It seems that one of the stories of the week is that fact that some politicians have discovered Twitter. While I have my own ID on both Twitter and Facebook, there is a side of me that wants to pull away from using Twitter at all.
I was going to write something a bit more serious on this subject, but it is hard to be serious after listening to John Stewart and Brian Williams take twitter to task on The Daily Show recently. Williams does not tweet because he doesn't think that what is he doing right now is very important.
Electronic media is very good at connecting people to events as they happen. Television news can catch on to relatively minor things and put us all in the middle of events with a great sense of presence. At it's best, it can make us feel the impact of those events in a way that print journalism can rarely do. Yet for all of the immediacy, it is images such as this that remain seared into the memory years later. Still images, captured for ever.
The phenomenon we call social media has a similar effect, only amplified. The more we know, the more detailed picture we get of what anyone is doing at any point in time, the less likely it is that the event so capture, so described, so broadcast to followers, will have any lasting importance. As we become inundated with things that we care little about, as in the following that I received when I checked this AM.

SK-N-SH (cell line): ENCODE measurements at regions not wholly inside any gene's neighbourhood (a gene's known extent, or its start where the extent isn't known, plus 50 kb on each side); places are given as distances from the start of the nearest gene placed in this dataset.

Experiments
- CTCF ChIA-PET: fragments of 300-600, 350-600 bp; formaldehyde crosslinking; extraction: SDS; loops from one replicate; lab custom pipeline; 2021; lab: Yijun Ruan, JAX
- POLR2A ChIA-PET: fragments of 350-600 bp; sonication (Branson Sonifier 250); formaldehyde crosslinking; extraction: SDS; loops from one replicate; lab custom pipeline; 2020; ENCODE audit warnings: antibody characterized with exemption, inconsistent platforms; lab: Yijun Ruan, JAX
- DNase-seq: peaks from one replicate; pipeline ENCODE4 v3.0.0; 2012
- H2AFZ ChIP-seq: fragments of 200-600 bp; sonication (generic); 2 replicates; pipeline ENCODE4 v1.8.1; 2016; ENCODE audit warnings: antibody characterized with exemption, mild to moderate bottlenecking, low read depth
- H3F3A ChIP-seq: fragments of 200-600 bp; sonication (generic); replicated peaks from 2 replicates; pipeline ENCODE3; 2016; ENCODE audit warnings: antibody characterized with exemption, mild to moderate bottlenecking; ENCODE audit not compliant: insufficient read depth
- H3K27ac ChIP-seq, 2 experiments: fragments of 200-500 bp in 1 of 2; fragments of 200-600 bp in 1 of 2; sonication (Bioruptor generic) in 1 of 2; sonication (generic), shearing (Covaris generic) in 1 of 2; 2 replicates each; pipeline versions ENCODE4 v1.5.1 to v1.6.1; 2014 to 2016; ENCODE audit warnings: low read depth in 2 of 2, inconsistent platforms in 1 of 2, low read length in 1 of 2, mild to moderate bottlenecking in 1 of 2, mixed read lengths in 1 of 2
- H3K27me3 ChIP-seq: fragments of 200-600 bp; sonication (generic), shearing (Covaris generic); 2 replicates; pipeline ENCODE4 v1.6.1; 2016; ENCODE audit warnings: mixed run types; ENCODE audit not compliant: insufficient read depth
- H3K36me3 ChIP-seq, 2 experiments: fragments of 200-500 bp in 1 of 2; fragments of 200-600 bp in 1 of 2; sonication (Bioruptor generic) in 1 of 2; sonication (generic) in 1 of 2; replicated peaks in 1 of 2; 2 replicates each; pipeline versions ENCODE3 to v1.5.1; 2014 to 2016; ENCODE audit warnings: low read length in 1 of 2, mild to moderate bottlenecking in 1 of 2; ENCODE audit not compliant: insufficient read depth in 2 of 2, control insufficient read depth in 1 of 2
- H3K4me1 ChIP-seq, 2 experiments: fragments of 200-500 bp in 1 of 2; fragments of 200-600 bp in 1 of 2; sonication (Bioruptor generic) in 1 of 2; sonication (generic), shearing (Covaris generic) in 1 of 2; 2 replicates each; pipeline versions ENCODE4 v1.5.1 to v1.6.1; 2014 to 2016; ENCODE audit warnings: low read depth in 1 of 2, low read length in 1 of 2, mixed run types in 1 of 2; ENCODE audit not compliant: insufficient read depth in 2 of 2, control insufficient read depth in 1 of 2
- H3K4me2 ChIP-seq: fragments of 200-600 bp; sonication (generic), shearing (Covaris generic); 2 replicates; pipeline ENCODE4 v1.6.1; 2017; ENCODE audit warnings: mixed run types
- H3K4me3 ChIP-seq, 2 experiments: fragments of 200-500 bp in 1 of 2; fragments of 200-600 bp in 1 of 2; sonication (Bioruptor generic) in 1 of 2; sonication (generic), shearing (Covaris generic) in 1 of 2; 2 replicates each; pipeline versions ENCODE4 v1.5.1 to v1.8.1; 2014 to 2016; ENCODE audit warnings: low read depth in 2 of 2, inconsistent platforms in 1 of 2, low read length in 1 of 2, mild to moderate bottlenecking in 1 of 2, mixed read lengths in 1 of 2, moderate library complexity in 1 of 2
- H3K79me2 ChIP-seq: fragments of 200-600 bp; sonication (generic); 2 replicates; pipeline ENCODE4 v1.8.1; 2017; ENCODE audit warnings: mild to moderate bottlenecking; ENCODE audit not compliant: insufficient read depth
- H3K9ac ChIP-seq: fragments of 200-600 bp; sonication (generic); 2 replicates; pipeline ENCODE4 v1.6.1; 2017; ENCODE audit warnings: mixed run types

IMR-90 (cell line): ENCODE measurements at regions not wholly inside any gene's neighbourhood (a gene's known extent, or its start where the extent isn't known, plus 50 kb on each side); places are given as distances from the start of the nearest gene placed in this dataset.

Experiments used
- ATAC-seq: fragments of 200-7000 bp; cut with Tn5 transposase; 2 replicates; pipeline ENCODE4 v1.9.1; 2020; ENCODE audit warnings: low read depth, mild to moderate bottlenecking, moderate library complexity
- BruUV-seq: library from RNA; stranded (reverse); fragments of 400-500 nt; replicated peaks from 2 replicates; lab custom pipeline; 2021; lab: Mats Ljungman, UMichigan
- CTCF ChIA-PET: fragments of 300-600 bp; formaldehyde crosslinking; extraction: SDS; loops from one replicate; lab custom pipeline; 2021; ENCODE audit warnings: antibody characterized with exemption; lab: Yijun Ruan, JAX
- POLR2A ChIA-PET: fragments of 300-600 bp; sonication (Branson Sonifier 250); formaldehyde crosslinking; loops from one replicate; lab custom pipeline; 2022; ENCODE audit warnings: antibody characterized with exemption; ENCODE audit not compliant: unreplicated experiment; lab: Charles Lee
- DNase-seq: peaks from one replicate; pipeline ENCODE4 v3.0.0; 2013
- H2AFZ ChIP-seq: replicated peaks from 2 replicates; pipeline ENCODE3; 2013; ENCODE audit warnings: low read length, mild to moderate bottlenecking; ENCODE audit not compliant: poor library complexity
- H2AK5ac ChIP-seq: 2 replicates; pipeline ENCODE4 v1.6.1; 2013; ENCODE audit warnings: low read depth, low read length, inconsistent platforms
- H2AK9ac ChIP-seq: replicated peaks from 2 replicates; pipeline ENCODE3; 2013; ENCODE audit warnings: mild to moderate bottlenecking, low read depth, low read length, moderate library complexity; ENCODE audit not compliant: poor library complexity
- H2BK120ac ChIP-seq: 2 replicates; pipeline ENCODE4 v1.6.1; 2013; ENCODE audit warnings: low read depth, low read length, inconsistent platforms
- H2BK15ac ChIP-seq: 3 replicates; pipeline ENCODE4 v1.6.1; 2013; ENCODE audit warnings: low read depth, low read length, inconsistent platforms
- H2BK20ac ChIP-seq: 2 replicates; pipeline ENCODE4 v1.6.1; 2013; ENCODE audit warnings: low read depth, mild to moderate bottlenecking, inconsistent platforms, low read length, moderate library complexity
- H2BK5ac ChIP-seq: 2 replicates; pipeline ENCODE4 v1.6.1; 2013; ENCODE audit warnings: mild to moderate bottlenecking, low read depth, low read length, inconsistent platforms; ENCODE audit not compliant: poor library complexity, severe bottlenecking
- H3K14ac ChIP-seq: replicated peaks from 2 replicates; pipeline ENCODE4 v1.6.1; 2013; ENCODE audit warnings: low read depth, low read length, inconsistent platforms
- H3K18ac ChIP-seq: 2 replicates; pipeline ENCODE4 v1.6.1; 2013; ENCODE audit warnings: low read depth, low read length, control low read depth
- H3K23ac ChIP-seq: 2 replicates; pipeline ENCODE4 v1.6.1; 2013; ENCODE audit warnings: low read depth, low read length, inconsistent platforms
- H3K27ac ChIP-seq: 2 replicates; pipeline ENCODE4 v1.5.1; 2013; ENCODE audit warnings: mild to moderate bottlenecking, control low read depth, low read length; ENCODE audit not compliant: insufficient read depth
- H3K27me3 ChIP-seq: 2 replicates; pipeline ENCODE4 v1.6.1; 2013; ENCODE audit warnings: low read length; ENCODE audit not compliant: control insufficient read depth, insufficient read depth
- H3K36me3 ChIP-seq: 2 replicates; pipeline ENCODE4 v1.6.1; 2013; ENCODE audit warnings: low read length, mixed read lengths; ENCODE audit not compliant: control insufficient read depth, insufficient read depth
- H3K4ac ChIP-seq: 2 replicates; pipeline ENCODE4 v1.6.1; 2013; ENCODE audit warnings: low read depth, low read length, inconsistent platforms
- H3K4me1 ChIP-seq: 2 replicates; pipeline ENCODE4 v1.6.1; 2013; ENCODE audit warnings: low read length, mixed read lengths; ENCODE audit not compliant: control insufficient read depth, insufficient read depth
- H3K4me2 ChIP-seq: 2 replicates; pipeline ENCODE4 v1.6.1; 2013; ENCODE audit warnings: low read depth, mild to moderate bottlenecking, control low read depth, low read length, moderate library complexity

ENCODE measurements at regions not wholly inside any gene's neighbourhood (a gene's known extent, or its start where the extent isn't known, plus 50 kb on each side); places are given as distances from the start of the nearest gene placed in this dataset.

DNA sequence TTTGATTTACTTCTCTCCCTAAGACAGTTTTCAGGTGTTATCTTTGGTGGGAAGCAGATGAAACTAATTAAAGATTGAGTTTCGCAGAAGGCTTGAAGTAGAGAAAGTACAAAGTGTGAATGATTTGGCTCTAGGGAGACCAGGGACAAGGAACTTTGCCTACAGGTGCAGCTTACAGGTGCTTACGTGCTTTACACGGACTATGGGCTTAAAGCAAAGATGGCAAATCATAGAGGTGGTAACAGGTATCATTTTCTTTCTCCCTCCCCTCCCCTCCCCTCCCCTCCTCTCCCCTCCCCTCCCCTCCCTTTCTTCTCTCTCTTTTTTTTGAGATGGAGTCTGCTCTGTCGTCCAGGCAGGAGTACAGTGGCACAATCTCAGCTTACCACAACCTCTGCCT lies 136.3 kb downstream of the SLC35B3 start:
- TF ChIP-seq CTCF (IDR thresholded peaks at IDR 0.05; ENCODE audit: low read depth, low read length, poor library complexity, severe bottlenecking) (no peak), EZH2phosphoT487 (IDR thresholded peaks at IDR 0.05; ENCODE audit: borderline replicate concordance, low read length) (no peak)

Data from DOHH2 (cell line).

at work...working...Happy Monday!What is missing is the process of selection, of deciding what is important and how that important event, thought, image should be put in context to help all of us understand something about the world we live in. I find myself turning more and more to print journalism to get this because it is not coming from the internet nor is it coming from television.
I really did not elect any official to spend time and energy tweeting. I elected them to be legislating, to be thinking about what we need to do to improve this country. What we learn is that Arlen Spector was a lonely Republican when he applauded one of Obama's points in his speech to Congress. (Courtesy of a Claire McCaskill tweet).
I guess it is time to say "Frankly, my dear, I don't give a tweet."